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From: hlu@phys1.physics.wsu.edu (Hongjiu Lu)
Newsgroups: comp.os.linux
Subject: 486 and Linux, Please Read This
Date: 9 Jun 92 21:56:05 GMT
Organization: Washington State University

If you use 486, please add -m486 in all the CFLAGS of Makefiles of the kernel.
This may make a difference.


H.J.

Newsgroups: comp.os.linux
From: bjl@pttrnl.nl (Ben Lippolt)
Subject: Re: 486 and Linux, Please Read This
Nntp-Posting-Host: nanna
Reply-To: B.J.Lippolt@research.ptt.nl
Organization: PTT Research
Date: Wed, 10 Jun 1992 10:58:11 GMT

hlu@phys1.physics.wsu.edu (Hongjiu Lu) writes:

>If you use 486, please add -m486 in all the CFLAGS of Makefiles of the kernel.
>This may make a difference.

>H.J.

In what way? And how about other applications? Is -m486 useful in general?

I also saw someone mentioning the -N option for "ld". I noticed that small
programs without this option are usually 9120 bytes long, but with this 
option they can be as small as 1-2K. I understood that programs linked with
-N use more memory (right?). So I figured that small programs which I don't
use that often (ie. don't keep them in memory all the time) could better be
linked with -N. This could save a considerable amount of disk space, but
the penalty for more memory usage wouldn't be too severe (because I run them
only occasionally).  Is this a reasonable thought?


Ben Lippolt

From: eric@tantalus.dell.com (Eric Youngdale)
Newsgroups: comp.os.linux
Subject: Re: 486 and Linux, Please Read This
Date: 10 Jun 92 19:57:36 GMT

In article < bjl.708173891@freyr> B.J.Lippolt@research.ptt.nl writes:
>hlu@phys1.physics.wsu.edu (Hongjiu Lu) writes:
>
>>If you use 486, please add -m486 in all the CFLAGS of Makefiles of the kernel.
>>This may make a difference.
>
>>H.J.
>
>In what way? And how about other applications? Is -m486 useful in general?
>

	It does a couple of things.  It turns out that certain primative
operations are best performed with one instruction on a 386, and with a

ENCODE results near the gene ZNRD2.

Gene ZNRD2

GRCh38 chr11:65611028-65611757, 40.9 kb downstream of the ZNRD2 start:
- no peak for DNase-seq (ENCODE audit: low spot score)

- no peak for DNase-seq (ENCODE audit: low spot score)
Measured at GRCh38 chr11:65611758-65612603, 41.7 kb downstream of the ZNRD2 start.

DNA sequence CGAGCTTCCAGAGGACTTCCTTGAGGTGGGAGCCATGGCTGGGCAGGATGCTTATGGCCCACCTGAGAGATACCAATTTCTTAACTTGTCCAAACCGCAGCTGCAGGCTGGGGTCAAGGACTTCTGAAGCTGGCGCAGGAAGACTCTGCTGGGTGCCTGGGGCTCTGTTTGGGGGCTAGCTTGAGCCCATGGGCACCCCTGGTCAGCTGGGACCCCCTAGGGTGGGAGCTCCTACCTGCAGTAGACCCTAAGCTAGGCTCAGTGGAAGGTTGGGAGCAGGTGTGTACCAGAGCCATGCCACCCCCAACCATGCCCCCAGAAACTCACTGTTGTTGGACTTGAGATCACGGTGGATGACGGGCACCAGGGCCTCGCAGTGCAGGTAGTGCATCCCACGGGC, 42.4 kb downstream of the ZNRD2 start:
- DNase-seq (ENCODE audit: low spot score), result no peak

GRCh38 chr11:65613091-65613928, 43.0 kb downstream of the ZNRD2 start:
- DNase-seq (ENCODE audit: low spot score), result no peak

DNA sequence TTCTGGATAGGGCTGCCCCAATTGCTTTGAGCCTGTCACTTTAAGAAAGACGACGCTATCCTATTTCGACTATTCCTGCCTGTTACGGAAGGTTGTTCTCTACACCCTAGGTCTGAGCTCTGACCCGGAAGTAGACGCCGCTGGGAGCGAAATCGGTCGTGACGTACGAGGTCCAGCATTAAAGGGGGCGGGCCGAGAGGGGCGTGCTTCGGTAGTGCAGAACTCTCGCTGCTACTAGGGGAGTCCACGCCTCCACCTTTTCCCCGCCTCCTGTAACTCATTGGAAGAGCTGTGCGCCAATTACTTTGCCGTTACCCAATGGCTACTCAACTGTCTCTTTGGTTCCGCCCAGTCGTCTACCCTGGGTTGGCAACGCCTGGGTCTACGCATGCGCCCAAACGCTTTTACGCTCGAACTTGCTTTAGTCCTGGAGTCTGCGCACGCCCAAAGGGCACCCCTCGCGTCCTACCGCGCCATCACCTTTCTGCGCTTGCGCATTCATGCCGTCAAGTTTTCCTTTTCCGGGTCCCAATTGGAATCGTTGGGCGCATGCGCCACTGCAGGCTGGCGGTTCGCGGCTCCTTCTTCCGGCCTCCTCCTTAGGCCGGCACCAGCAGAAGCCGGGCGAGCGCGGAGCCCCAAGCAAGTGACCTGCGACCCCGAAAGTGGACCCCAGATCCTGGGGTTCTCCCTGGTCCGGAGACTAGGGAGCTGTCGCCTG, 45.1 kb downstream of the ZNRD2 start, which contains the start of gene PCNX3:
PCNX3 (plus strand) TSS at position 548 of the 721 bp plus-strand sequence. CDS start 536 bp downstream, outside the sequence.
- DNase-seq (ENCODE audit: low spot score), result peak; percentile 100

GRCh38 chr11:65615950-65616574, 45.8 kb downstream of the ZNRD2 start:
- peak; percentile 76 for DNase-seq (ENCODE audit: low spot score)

different instruction on a 486.  It is just a matter of counting clock cycles.
Here are some comments from the i386 machine description:

;; "movl MEM,REG / testl REG,REG" is faster on a 486 than "cmpl $0,MEM".

;; On a 486, it is faster to move MEM to a REG and then push, rather than
;; push MEM directly.

;; On i486, an incl and movl are both faster than incw and movw.

;; On a 486, it is faster to do movl/addl than to do a single leal if
;; operands[1] and operands[2] are both registers.

;; On i486, the "andl" is always faster than the "movzbl".

;; On i386 and i486, "addl reg,reg" is faster than "sall $1,reg"
;; On i486, movl/sall appears slightly faster than leal, but the leal
;; is smaller - use leal for now unless the shift count is 1.

;; On i486, the shift & or/and code is faster than bts or btr.  If
;; operands[0] is a MEM, the bt[sr] is half as fast as the normal code.


	The 486 mode also ensures that all functions start on a 16 byte
boundary, whereas for the 386 we use a 4 byte boundary.  Similarily, targets of
jumps are placed on four byte boundaries, rather than 2 byte boundaries.  This
all has to do with making the best use of the cache on the chip.

-Eric

--
Eric Youngdale
eric@tantalus.nrl.navy.mil

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